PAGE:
Sometimes, manifest files are formatted perfectly but their corresponding spec files leave something to be desired. This was the case for me with the AskYourPDF Plugin, where the server.url field was omitted. You can also save on tokens by configuring a spec file to your liking, if you know you will never need certain endpoints. Or, this is useful if you are developing

In any case, you have two options.

Option 1: Replace the api.url value to another remotely hosted spec

  "api": {
    "type": "openapi",
    "url": "",
    "is_user_authenticated": false

Option 2: Place your yaml or json spec locally in the following project path:


  • Replace the api.url value to the filename.
  "api": {
    "type": "openapi",
    "url": "scholarai.yaml",
    "is_user_authenticated": false

LibreChat will then load the following OpenAPI spec instead of fetching from the internet.


Plugins with Authentication

If you look at the VoxScript manifest file, you will notice it has an auth property like this:

  "auth": {
    "type": "service_http",
    "authorization_type": "bearer",
    "verification_tokens": {
      "openai": "ffc5226d1af346c08a98dee7deec9f76"

This is equivalent to an HTTP curl request with the following header:

curl -H "Authorization: Bearer ffc5226d1af346c08a98dee7deec9f76"

As of now, LibreChat only supports plugins using Bearer Authentication, like in the example above.

If your plugin requires authentication, it's necessary to have these fields filled in your manifest file according to OpenAI definitions , which for Bearer Authentication must follow the schema above.

Important: Some ChatGPT plugins may use Bearer Auth., but have either stale verification tokens in their manifest, or only support calls from OpenAI servers. Web Pilot is one with the latter case, and thankfully it has a required header field for allowing non-OpenAI origination. See above for editing headers.

Note: some ChatGPT plugins use OAuth authentication, which is not foreseeable we will be able to use as it requires manual configurations (redirect uri and client secrets) for both the plugin's servers and OpenAI's servers. Sadly, an example of this is Noteable, which is one of my favorite plugins; however, OAuth that authorizes the domain of your LibreChat app will be possible in a future update. On Noteable: it may be possible to reverse-engineer the noteable plugin for a "code interpreter" experience, and is a stretch goal on the LibreChat roadmap.


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Use of ChatGPT Plugins is only possible with official OpenAI models and their use of Functions . If you are accessing OpenAI models via reverse proxy through some 3rd party service, function calling may not be supported.

This implementation depends on the LangChain OpenAPI Chain and general improvements to its use here will have to be made to the LangChainJS library.

Custom Langchain Tools are preferred over ChatGPT Plugins/OpenAPI specs as this can be more token-efficient, especially with OpenAI Functions. A better alternative may be to make a Langchain tool modelled after an OpenAPI spec, for which I'll make a guide soon.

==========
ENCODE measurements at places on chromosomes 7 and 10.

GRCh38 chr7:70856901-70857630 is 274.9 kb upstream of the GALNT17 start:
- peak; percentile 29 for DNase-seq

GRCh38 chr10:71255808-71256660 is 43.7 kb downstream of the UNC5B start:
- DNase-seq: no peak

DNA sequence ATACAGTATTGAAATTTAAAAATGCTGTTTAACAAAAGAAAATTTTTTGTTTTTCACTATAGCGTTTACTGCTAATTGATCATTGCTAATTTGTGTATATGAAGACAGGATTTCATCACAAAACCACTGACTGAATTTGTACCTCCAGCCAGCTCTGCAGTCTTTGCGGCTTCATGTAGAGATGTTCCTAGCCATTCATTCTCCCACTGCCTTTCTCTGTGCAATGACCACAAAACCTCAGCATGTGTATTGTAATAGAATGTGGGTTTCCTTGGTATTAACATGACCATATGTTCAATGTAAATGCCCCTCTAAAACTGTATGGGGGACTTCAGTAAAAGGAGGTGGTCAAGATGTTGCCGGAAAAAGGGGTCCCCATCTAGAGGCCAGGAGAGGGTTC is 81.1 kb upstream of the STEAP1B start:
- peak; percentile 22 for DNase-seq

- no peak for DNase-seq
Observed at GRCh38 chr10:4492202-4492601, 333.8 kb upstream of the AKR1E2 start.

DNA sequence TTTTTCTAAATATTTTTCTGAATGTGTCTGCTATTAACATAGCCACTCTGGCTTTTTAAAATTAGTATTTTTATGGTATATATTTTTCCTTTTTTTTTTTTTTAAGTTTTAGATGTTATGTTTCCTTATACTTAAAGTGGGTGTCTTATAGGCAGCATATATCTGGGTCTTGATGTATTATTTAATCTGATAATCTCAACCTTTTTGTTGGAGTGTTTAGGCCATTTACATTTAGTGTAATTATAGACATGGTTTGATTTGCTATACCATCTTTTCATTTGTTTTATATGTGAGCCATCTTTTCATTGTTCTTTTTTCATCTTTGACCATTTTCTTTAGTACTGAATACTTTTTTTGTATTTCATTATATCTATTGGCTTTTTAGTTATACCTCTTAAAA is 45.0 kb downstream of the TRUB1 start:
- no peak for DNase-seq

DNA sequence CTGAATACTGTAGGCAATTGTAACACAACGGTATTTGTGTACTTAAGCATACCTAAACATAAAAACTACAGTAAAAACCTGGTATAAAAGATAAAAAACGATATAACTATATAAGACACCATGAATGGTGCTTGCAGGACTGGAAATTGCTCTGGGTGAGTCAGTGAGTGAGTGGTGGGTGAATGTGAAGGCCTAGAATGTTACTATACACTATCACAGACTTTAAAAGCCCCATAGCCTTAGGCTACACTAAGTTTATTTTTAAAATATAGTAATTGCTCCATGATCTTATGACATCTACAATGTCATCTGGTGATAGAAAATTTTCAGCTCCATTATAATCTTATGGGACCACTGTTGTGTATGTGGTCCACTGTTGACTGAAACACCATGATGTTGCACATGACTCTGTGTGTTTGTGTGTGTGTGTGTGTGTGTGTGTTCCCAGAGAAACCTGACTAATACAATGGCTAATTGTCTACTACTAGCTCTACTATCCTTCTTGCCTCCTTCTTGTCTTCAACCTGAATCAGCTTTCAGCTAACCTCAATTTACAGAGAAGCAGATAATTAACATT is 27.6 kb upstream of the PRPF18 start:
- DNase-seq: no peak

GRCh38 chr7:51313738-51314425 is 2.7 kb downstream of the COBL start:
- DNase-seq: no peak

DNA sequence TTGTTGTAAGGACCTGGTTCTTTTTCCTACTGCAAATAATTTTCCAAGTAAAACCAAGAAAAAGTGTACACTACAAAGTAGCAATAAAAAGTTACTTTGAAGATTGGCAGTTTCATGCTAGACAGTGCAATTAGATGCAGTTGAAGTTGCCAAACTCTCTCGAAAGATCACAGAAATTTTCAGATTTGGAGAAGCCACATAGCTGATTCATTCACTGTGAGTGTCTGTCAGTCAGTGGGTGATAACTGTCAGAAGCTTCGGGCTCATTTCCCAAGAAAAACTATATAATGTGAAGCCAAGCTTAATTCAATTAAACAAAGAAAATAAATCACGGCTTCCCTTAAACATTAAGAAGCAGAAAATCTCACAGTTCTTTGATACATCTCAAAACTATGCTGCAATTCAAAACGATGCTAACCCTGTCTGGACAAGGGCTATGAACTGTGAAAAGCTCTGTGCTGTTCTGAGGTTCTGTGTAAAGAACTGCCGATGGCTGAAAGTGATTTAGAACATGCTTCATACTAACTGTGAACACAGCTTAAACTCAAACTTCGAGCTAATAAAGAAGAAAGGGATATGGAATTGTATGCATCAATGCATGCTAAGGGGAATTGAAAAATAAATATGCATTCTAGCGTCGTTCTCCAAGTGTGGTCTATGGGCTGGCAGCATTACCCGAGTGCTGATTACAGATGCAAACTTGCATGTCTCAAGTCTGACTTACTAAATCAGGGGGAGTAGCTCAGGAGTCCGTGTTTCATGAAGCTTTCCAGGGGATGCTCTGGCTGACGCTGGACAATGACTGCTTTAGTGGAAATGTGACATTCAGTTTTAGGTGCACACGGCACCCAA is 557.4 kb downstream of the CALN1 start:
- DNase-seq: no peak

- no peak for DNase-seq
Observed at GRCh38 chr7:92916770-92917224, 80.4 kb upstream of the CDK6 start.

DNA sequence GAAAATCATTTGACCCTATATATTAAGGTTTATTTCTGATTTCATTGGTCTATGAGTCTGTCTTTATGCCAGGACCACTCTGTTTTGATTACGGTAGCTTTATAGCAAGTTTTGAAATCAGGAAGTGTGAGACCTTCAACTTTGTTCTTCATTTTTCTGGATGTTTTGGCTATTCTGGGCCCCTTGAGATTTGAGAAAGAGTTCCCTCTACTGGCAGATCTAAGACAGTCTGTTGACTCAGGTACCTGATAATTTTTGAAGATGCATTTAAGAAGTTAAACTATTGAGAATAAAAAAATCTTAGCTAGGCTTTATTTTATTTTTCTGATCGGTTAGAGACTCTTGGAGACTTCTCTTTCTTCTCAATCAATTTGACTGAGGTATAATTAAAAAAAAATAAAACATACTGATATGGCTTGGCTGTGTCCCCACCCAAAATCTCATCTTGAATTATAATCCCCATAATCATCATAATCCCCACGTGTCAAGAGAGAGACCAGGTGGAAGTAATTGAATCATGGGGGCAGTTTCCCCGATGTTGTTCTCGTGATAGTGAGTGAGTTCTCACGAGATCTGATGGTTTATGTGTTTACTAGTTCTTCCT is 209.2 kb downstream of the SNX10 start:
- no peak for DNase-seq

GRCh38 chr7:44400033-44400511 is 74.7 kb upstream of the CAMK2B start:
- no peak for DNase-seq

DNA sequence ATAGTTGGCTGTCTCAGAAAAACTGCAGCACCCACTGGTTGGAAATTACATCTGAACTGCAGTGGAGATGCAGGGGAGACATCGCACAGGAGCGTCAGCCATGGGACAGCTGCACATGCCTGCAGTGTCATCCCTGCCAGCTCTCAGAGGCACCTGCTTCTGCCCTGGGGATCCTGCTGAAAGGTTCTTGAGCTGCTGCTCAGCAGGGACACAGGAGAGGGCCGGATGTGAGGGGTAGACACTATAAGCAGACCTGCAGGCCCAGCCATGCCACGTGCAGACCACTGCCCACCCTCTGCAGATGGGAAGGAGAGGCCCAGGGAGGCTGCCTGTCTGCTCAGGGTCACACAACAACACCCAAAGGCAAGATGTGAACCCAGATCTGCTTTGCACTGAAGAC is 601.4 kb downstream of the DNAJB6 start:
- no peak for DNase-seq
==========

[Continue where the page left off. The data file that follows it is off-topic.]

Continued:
LibreChat's implementation is not 1:1 with ChatGPT's, as OpenAI has a robust, exclusive, and restricted authentication pipeline with its models & specific plugins, which are not as limited by context windows and token usage. Furthermore, some of their hosted plugins requiring authentication will not work, especially those with OAuth or stale verification tokens, and some may not be handled by the LLM in the same manner, especially those requiring multi-step API calls.

Some plugins may detect that the API call does not originate from OpenAI's servers, will either be defunct outside of or need special handling, and/or editing of their manifest/spec files. This is not to say plugin use will not improve and more closely mirror how ChatGPT handles plugins, but there is still work to this end. In short, some will work perfectly while others may not work at all.

The use of ChatGPT Plugins with LibreChat does not violate OpenAI's Terms of Service . According to their Service Terms and Usage Policies , the host, in this case OpenAI, is not responsible for the plugins hosted on their site and their usage outside of their platform, . Furthermore, there is no explicit mention of restrictions on accessing data that is not directly displayed to the user. Therefore, accessing the payload of their plugins for display purposes is not in violation of their Terms of Service.

Please note that the ChatGPT Plugins integration is currently in an alpha state, and you may encounter errors. Although preliminary testing has been conducted, not all plugins have been thoroughly tested, and you may find that some I haven't added will not work for any one of the reasons I've mentioned above. Some of the errors may be caused by the plugin itself, and will also not work on . If you encounter any errors, double checking if they work on the official site is advisable before reporting them as a GitHub issue. I can only speak for the ones I tested and included, and the date of inclusion.